What Is Estimation?
uncertainty reduction beats prophecy any day
Project managers and developers are routinely asked to navigate ambiguity, such as being asked to produce an estimate against some hazy business objectives, or making firm commitments against obviously changing scope. But as important as estimation is to setting stakeholder expectations, almost everything I’ve read about software estimation isn’t really about estimation; there is a lot of discussion about managing the estimate in the development process, but there’s not a whole lot about what estimation actually is, or how to do it.
The heart of science is measurement
— Erik Brynjolfsson
Typically, when we’re asked for an estimate, we assemble our domain experts to size things up and have them take a stab at the most likely outcome for a task, expressed as a discrete value. By discrete value, I mean something like 1 week, 3 days, 4 hours: a value that is in the area of what we think will be the most likely outcome. To understand the implications of discrete value estimates, we need to consider how assumptions are handled.
The estimate is often taken as a target, a commitment for the developer to live up to, a promise to stakeholders on when something will be done.
We expect that after the work is done, the actual cost will turn out to be different from the estimate, because we know that there are factors that we don’t know about, or that we can’t control, which will affect the outcome.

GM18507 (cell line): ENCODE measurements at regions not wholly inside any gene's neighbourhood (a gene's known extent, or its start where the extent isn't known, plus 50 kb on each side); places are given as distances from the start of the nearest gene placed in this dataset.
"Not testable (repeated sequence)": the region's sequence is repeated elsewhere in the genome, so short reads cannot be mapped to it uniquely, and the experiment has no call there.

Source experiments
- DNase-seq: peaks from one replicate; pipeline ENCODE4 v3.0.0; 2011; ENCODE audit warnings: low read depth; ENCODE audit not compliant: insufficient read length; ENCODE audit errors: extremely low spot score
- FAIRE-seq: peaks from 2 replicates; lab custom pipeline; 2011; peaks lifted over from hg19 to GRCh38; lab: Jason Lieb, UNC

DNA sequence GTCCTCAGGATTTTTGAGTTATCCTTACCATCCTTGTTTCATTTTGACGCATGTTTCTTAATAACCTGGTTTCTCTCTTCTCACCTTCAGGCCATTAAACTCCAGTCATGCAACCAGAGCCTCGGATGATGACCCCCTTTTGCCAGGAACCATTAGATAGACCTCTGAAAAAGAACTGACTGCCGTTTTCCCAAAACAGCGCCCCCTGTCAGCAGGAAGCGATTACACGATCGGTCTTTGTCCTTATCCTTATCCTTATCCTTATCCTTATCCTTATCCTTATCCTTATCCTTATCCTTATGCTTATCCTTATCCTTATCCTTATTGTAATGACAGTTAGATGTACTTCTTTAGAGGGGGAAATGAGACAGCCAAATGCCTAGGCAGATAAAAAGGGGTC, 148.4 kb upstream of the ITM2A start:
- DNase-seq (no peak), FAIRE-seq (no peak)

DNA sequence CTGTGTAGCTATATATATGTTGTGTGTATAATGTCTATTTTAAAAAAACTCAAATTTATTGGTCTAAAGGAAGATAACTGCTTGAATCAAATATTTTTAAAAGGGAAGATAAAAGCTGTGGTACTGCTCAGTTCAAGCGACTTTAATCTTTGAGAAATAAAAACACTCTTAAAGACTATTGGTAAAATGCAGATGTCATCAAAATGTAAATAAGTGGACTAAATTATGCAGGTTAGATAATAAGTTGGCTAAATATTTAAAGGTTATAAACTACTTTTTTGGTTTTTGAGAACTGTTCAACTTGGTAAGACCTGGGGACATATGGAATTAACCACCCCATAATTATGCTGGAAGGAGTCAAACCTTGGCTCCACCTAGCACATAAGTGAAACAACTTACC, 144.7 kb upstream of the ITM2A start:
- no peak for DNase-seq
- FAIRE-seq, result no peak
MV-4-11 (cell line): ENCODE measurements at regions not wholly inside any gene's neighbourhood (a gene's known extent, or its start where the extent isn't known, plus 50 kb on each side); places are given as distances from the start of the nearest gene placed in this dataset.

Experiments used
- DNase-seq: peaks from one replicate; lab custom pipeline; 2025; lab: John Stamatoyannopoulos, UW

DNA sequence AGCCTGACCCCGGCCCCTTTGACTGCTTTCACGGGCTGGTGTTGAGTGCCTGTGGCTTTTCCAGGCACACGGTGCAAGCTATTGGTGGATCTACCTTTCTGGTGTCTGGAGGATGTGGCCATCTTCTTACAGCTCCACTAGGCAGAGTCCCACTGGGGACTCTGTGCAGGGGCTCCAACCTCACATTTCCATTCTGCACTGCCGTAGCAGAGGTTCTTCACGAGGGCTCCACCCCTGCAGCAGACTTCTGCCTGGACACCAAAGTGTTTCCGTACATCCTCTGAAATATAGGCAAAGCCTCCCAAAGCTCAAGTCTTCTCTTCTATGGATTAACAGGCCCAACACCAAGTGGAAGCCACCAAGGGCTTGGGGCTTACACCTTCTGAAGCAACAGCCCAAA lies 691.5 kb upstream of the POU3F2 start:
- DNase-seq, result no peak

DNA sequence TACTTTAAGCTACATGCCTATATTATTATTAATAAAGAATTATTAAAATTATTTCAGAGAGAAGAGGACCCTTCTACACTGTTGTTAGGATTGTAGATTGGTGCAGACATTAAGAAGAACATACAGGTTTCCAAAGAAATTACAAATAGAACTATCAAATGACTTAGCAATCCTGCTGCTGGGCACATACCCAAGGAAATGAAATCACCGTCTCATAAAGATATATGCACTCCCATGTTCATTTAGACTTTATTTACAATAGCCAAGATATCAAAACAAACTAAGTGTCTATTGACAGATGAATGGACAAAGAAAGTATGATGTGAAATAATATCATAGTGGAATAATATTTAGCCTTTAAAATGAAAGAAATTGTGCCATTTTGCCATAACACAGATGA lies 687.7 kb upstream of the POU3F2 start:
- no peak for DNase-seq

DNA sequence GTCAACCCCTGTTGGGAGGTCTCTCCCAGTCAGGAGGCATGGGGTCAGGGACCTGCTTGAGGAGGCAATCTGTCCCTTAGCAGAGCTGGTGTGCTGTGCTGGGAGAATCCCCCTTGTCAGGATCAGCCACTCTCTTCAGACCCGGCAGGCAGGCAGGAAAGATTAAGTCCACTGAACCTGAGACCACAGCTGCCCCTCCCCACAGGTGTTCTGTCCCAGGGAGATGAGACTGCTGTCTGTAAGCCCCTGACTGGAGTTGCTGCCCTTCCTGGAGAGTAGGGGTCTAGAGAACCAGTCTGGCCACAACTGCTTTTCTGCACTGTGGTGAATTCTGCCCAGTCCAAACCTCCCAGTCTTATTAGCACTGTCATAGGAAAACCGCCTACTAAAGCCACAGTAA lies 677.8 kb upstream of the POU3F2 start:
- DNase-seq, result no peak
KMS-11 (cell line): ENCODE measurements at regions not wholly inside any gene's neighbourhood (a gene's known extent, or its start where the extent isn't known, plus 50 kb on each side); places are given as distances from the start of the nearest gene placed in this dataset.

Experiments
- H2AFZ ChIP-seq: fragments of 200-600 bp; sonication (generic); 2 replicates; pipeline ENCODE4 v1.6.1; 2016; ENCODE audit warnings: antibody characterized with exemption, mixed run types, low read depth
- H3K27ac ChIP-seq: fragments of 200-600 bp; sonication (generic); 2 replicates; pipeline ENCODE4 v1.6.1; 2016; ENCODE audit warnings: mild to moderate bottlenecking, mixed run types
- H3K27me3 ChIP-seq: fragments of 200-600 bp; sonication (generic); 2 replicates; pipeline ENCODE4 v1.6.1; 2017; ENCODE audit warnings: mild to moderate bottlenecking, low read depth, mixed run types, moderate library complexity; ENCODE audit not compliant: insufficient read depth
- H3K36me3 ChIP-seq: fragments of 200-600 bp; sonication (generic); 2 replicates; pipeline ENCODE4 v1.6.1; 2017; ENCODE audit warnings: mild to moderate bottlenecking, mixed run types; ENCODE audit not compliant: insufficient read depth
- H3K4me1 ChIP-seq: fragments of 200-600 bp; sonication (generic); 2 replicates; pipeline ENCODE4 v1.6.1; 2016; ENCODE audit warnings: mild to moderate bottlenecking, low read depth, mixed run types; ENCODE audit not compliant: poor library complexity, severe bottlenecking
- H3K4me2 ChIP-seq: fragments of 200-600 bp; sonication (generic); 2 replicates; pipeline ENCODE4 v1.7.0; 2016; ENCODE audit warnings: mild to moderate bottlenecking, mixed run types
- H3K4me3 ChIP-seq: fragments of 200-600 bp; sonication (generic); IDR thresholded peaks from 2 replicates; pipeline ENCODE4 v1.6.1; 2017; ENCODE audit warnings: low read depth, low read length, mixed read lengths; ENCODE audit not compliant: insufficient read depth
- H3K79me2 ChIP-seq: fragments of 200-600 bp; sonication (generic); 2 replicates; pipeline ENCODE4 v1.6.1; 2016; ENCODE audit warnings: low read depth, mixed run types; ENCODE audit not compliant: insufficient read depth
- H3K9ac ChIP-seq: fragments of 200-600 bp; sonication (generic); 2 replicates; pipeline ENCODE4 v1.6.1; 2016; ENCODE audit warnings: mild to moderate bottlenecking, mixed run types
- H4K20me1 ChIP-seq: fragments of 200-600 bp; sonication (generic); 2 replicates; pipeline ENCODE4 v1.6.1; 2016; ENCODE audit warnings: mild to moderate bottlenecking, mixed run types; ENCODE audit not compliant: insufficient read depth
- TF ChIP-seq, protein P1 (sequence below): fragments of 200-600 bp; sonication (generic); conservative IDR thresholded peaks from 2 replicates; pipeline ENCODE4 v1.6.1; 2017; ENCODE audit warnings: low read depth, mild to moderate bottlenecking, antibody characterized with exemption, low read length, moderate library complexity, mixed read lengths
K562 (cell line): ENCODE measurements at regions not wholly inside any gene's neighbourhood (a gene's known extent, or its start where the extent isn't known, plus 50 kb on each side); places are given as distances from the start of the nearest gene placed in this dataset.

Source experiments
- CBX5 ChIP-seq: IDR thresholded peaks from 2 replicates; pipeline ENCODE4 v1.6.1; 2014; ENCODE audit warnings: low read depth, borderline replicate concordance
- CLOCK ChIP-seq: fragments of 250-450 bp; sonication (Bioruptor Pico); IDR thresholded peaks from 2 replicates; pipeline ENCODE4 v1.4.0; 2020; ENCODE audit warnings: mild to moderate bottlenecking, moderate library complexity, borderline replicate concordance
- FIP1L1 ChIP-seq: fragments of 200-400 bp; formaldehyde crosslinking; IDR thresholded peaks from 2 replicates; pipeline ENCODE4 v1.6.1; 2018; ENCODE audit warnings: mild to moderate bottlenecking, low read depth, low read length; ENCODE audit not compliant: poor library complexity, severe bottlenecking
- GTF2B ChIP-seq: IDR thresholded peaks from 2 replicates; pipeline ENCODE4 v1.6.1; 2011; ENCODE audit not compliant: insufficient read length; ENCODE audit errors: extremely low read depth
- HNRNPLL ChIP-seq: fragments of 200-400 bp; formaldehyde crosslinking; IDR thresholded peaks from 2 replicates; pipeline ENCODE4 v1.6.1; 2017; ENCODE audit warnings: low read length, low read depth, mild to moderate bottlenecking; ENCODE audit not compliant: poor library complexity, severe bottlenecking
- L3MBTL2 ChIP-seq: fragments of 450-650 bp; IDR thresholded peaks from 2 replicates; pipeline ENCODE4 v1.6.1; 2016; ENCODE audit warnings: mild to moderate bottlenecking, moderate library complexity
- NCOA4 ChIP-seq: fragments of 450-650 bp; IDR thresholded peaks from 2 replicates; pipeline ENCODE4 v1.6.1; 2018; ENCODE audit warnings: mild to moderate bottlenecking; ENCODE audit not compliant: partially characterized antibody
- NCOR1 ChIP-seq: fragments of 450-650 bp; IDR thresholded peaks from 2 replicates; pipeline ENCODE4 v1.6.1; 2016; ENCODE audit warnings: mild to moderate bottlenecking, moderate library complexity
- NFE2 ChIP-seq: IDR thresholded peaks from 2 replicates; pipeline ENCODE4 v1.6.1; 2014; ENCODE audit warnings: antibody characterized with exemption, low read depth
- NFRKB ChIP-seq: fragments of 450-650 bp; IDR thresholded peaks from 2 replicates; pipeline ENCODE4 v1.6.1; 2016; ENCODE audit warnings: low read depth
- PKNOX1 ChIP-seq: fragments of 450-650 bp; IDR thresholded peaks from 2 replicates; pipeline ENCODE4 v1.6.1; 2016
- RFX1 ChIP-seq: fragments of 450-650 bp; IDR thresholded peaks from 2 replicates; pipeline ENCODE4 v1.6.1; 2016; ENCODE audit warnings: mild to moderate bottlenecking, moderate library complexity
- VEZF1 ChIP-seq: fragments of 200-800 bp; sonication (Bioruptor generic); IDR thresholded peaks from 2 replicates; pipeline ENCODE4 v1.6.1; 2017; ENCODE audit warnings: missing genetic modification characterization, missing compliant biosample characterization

So as we estimate, we substitute these unknowns with assumptions on what they might turn out to be. For example, if we’re estimating a story that is built around an unfamiliar 3rd party API, we know that there is a risk, but we don’t know where. It’s supposed to be a RESTful API, but who knows. When providing a discreet value estimate, we increase the size of the estimate to accommodate this uncertainty. The amount of increase becomes an implicit component of the estimate, representing our assumption about the nature of that risk.
Let's agree to define productivity in terms of throughput. We can debate the meaning of productivity in terms of additional measurements of the business value of delivered work, but as Eliyahu Goldratt pointed out in his critique of the Balanced Scorecard, there is a virtue in simplicity. Throughput doesn’t answer all our questions about business value, but it is a sufficient metric for the context of evaluating the relationship of practices with productivity.